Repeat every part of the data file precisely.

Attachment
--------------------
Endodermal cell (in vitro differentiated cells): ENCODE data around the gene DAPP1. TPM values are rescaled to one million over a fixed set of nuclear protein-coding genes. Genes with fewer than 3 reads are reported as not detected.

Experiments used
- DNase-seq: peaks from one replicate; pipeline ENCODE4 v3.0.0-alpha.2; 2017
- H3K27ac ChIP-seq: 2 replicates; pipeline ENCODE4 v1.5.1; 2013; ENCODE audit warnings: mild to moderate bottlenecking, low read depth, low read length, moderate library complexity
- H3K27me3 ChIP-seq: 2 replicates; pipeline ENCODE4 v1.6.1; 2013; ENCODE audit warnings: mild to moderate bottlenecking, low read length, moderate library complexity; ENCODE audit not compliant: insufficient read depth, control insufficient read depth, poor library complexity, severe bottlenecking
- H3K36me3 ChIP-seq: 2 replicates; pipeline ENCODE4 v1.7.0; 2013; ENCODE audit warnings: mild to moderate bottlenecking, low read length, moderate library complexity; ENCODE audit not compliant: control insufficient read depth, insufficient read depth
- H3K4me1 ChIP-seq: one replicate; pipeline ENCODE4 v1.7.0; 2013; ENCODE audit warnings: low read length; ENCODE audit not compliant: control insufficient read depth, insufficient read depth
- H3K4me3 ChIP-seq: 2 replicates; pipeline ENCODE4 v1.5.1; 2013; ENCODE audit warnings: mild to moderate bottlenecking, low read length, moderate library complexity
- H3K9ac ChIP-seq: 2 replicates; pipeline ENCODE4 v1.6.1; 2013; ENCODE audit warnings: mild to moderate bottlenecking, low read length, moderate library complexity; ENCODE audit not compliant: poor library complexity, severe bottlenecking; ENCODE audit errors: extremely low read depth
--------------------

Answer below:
Endodermal cell (in vitro differentiated cells): ENCODE data around the gene DAPP1. TPM values are rescaled to one million over a fixed set of nuclear protein-coding genes. Genes with fewer than 3 reads are reported as not detected.

Experiments used
- DNase-seq: peaks from one replicate; pipeline ENCODE4 v3.0.0-alpha.2; 2017
- H3K27ac ChIP-seq: 2 replicates; pipeline ENCODE4 v1.5.1; 2013; ENCODE audit warnings: mild to moderate bottlenecking, low read depth, low read length, moderate library complexity
- H3K27me3 ChIP-seq: 2 replicates; pipeline ENCODE4 v1.6.1; 2013; ENCODE audit warnings: mild to moderate bottlenecking, low read length, moderate library complexity; ENCODE audit not compliant: insufficient read depth, control insufficient read depth, poor library complexity, severe bottlenecking
- H3K36me3 ChIP-seq: 2 replicates; pipeline ENCODE4 v1.7.0; 2013; ENCODE audit warnings: mild to moderate bottlenecking, low read length, moderate library complexity; ENCODE audit not compliant: control insufficient read depth, insufficient read depth
- H3K4me1 ChIP-seq: one replicate; pipeline ENCODE4 v1.7.0; 2013; ENCODE audit warnings: low read length; ENCODE audit not compliant: control insufficient read depth, insufficient read depth
- H3K4me3 ChIP-seq: 2 replicates; pipeline ENCODE4 v1.5.1; 2013; ENCODE audit warnings: mild to moderate bottlenecking, low read length, moderate library complexity
- H3K9ac ChIP-seq: 2 replicates; pipeline ENCODE4 v1.6.1; 2013; ENCODE audit warnings: mild to moderate bottlenecking, low read length, moderate library complexity; ENCODE audit not compliant: poor library complexity, severe bottlenecking; ENCODE audit errors: extremely low read depth